By Sabria S. Jawhar
THE other day I received an e-mail from a Saudi brother who told me that Netto market, which is less than a block from where I live, is owned by a company in Denmark. He didn’t have to tell me to boycott Netto. I already made that decision once I looked up the market’s ownership and found it to be true.
You won’t find me in the streets protesting the publication of the cartoons of the Prophet Muhammad (peace be upon him) or demanding the heads of the Danish cartoonists. No, I’d rather use my pocketbook. Boycotting goods and services of a business in a country that seems to think it’s okay to hurt and humiliate one-fifth of the world’s population, and then hide behind the right to freedom of speech, is the right way to protest. Nothing hurts more than depriving people of money.
In fact, I’m not very happy with those noisy demonstrators who seem to think that violence is the solution to stop the publication of the cartoons. It makes us look rather foolish. But a well thought out campaign to stage boycotts, write letters and use good old-fashioned diplomacy is a more mature, intelligent and effective device for demonstrating my anger.
Now I must take the train to Tesco, buy my stuff there, and haul it back in plastic bags like a beggar. All my fellow train passengers will know that I have a weakness for Kit-Kat bars and frozen cheese cake. I just hope the Danes don’t buy a majority interest in Tesco anytime soon.
But I must confess that I am more than a little curious about the boycott and the protests occurring around the world over the cartoon issue. I admire my brothers and sisters who have taken up this burden to spend considerable time attempting to educate the world about what it means to be Muslim and why publishing these cartoons is so wrong.
What I don’t understand is why similar efforts are not made to boycott products and countries that are responsible for the deaths of hundreds of Muslims worldwide. If a cartoon is so offensive to us, isn’t murder of a Muslim in an illegal war or occupation equally or more offensive.
I’m referring, of course, to the wars in Iraq and Afghanistan and the continuing Israeli assaults on Gaza. We have been boycotting Israeli products for decades now, as we should. But when scores of Iraqi and Afghan civilians, the vast majority Muslims, are killed daily, we do little to rise up and demand action against those responsible.
We have discovered that boycotts are effective. We’ve learned that Danish businesses have lost millions of euros due to the Muslim boycott. The Swiss-Danish company Arla Foods reportedly lost 1.3 million euros a day in 2006 due to the boycott. Danish business leaders estimate losses between February 2006 through this summer will reach as much as 36 billion euros. In other words, it’s working.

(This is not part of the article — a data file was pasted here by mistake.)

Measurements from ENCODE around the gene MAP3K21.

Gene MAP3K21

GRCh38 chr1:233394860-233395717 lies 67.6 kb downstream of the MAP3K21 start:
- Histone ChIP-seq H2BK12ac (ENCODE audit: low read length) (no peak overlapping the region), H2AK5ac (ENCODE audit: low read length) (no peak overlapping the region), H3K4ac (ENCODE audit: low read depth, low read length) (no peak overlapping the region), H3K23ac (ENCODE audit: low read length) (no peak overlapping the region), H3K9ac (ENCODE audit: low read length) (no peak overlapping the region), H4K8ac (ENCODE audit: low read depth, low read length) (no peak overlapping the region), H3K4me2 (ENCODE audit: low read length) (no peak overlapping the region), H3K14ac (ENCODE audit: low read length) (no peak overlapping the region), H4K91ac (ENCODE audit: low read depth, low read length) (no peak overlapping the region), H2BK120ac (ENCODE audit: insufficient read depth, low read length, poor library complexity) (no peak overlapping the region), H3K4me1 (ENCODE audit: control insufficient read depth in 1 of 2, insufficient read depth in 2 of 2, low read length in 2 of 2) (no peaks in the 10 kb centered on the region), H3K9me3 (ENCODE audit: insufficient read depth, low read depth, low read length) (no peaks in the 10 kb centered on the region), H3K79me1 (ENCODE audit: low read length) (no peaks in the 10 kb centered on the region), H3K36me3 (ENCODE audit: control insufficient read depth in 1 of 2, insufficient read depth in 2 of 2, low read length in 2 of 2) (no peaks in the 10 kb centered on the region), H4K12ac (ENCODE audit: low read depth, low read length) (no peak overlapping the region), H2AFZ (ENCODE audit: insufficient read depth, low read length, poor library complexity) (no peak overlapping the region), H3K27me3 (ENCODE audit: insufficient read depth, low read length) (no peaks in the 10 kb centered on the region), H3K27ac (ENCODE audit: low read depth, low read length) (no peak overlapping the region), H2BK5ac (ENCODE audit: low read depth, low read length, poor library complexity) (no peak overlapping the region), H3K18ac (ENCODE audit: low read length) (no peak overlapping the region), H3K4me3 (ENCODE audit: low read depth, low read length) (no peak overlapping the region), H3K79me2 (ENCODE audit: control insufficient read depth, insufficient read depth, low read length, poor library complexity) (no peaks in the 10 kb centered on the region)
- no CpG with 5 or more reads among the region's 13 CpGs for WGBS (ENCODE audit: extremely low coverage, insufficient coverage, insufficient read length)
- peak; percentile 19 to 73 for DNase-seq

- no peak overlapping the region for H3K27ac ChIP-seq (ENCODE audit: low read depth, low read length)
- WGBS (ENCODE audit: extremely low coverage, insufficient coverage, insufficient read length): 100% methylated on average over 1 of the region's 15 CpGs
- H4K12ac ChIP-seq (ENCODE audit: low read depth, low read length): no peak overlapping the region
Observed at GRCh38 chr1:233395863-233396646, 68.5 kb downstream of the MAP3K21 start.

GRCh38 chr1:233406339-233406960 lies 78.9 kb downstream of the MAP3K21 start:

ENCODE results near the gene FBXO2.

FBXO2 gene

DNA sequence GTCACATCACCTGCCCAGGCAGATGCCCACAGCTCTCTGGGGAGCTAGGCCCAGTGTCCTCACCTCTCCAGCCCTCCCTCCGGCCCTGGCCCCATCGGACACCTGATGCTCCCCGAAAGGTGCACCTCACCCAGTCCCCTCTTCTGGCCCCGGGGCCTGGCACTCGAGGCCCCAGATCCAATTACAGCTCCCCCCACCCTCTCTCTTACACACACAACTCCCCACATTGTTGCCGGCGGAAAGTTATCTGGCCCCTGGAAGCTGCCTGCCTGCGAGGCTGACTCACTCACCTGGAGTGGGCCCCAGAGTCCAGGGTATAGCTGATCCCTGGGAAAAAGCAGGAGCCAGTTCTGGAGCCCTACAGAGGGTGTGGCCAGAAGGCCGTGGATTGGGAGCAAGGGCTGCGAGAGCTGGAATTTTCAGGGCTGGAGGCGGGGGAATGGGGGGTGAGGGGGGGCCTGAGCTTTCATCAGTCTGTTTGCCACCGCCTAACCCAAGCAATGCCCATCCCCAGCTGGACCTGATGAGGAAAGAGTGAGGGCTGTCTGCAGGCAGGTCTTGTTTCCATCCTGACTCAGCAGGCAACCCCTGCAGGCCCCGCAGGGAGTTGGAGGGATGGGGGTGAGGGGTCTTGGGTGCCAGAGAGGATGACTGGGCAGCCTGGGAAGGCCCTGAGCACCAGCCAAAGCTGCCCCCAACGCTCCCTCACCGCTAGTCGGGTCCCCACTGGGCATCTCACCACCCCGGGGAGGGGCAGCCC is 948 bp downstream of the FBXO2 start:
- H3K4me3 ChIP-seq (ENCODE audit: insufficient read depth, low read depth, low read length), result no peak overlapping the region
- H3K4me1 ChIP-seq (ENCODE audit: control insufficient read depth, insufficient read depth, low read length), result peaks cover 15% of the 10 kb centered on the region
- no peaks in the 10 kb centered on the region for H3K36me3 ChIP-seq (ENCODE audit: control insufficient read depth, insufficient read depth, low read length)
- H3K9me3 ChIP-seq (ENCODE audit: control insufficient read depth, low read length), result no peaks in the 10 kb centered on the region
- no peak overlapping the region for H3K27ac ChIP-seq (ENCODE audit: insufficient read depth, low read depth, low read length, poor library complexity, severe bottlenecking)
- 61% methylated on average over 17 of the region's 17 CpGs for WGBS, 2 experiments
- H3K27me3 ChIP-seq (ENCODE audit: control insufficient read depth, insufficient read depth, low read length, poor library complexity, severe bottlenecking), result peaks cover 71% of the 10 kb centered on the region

So perhaps it’s time that we expand the boycott to include businesses that aid and abet the slaughter of Muslims.
For example, although British troops evacuated from Basra late last year, did you know that more than 125 Muslim women doctors, lawyers, activists and just plain housewives were tortured and murdered on the streets of that city? Most of these murders occurred under the coalition’s and the local government’s watch.
American soldiers each day kill Iraqi and Afghan civilians and attribute it to unfortunate collateral damage in the pursuit of insurgents. Private American companies charged with providing security for American businesses have killed innocent women and children. The most famous abuses have been perpetrated by the firm Blackwater.
Why is it that we do not boycott businesses in these countries? Should we boycott General Motors and Ford for building vehicles that transport troops to small villages where Muslims will certainly die? When Muslims purchase a Hummer, or Humvee (and you know who you are), they are buying the most recognizable symbol of the US military in Iraq. The Hummer is built and sold by the same people who send vehicles to Iraq to aid the war effort. Shouldn’t Muslims consider a boycott of General Motors products?
Are we boycotting Sara Lee and Tyson Foods for feeding the men that kill Muslims? Next time you buy a frozen pie look at the manufacturer’s label. Is this company feeding the man who killed your Muslim brother or sister. Rolls Royce, owned by the German automaker BMW, manufactures engines for military aircraft, including helicopter gunships, to send troops to kill. Why do rich Muslims continue to purchase Rolls Royce cars?
Boycotting products is a personal choice and we do it for a variety of reasons, notwithstanding the original intent of the protest. We either engage in a boycott or not depending on convenience and whether it’s practical.
Maybe it’s not practical to boycott General Motors if the only affordable car you can buy at the time is a Chevrolet. But it’s easier to boycott Sara Lee. Just move to the next freezer and get another frozen pie from another maker.
The choice is yours.